"The best part about hybrid technology is that it is an incremental step forward in solidly based existing science. If you have been on a cruise ship, you know that the propellers are turned by a big electric motor whose power is generated by a diesel power plant--the ultimate hybrid. We have known for years that locomotives are run the same way," says Survant.
The urgency to replace vehicles now is because "Most large fleets, who are huge users of fuel, only replace a relatively small portion of their equipment annually. So, in 2007, Survant says, when I start to buy the new generation engine, which of course I can use in front of my hybrid drivetrain, I will only have about 10 percent of my existing fleet replaced in a given year.
"It will be three years, or 2010, before I will get a meaningful number of these units in service. This means that we are looking at five years from now before I will get any real noticeable change in my fleet exhaust profile -- that's a long time to wait before we see a change. If we wait for fuel cells, how much more time will we burn up in anticipation," Survant says.
"Always the problems we have had with alternative fuel vehicles, they have been a trade off between payload and range." Survant says referring to Ford Crown Victorias bought in California to convert to compressed natural gas (CNG).
"We had to give up pay load to get enough range to be useful for the drivers. We not only had to put a CNG tank under the vehicle, but also in the trunk. So, ordinarily a large car with a generous trunk shrunk to what would comfortably fit a set of golf clubs. This meant shorter range, but with an excellent payload. That means more fill ups and more infrastructure necessary.
"One of the things we like with the hybrid technology over a traditional all electric approach is that the truck can be refueled anywhere. The infrastructure to support the truck is offered all over the country and we can continue to push payload from the Florida keys to Alaska without waiting for an infrastructure that isn't available today," Survant says.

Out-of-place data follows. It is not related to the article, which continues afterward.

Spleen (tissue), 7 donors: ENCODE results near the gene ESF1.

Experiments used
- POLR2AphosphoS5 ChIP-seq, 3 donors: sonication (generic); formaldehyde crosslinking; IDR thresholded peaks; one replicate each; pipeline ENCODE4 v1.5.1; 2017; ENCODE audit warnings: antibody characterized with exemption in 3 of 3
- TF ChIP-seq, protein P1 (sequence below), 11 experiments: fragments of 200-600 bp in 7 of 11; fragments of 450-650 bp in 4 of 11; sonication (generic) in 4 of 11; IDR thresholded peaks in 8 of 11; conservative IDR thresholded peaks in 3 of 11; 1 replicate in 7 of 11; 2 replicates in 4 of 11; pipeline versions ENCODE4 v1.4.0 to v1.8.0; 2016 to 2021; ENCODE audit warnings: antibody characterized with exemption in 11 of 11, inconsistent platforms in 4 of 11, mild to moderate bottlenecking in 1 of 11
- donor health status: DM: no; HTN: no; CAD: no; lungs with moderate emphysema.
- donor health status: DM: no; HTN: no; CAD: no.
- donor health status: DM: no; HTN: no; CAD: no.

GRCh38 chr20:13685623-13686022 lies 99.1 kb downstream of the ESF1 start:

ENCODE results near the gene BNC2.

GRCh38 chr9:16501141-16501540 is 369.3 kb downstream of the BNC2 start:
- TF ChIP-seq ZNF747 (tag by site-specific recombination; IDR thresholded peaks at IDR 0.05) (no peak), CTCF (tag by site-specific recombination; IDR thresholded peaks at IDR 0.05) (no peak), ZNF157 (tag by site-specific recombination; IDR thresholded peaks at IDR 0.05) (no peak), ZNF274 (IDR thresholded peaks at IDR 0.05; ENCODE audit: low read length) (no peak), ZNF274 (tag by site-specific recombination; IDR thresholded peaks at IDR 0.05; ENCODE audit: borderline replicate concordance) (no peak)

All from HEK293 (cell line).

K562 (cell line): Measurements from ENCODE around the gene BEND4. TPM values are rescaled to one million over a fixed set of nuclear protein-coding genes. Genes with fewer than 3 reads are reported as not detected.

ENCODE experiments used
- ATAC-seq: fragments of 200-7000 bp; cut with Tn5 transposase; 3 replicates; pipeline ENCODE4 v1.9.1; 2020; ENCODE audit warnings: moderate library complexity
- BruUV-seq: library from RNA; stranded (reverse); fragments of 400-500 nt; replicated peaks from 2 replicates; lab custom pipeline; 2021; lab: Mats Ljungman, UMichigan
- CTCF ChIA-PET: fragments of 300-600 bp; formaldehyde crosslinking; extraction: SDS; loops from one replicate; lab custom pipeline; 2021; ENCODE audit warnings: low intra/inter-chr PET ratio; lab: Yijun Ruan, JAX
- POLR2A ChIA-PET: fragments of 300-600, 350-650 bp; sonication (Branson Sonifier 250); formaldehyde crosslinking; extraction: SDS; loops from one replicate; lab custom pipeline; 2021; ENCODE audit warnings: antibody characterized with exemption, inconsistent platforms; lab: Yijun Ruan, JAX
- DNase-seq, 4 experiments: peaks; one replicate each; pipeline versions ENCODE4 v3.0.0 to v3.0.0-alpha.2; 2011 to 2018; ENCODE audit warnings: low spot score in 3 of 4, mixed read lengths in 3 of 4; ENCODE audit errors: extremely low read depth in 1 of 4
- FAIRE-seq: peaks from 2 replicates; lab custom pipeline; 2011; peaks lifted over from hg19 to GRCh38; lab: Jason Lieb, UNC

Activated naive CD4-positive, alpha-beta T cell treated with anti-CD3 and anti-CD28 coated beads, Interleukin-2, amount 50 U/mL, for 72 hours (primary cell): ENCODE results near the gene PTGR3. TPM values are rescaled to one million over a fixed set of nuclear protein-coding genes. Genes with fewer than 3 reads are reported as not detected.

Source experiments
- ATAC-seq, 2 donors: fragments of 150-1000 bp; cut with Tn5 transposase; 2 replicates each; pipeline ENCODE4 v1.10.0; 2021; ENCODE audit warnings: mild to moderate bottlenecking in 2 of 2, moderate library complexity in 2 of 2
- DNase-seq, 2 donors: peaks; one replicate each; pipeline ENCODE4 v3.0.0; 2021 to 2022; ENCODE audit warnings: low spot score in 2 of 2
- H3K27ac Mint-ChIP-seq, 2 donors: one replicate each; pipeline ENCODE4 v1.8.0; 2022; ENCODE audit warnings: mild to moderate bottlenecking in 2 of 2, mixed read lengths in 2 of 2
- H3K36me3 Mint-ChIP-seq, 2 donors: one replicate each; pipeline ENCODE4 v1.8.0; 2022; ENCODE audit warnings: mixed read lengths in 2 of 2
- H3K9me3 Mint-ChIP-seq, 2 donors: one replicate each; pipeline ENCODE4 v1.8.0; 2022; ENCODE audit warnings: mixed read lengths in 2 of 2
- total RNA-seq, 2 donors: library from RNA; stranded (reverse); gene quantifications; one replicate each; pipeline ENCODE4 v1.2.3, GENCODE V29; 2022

"Generally speaking, the hybrid drivetrain could be made into a fuel cell with just the same ease of effort that we made an internal combustion engine with the hybrid drivetrain," Survant says. "So, the hybrid technology has the promise to evolve with us as our engine technology evolves. In addition to having multiple advantages, hybrid technology has potential to evolve with the engines and drivetrains and with sources of fuel.
"If you really had a passion to put a Cummins Westport diesel in front of this hybrid package, I suppose that this would be just as viable as a standard off the shelf diesel package--just more expensive," he says.
AIR OF EXCITEMENT
"We really feel like the technology is an integral part of being able to serve our customers here in Florida because the working trucks that restore the power are the heart of our business," Survant says.
"One of the problems with other alternative fuel choices in the past has been that they have been one-dimensional choices in the fact that I could get one engine designed by one manufacturer or worse case, two engines from one manufacturer, and I was locked into a very specific drivetrain and drivetrain assembly and infrastructure.
"Our whole effort with these hybrids revolves around three very simple concepts. This is an adaptation of well developed technology, it is something we can do to make a real change right now, and it allows us to address several dimensions of a broader problem all at once--it makes for a compelling story," he says.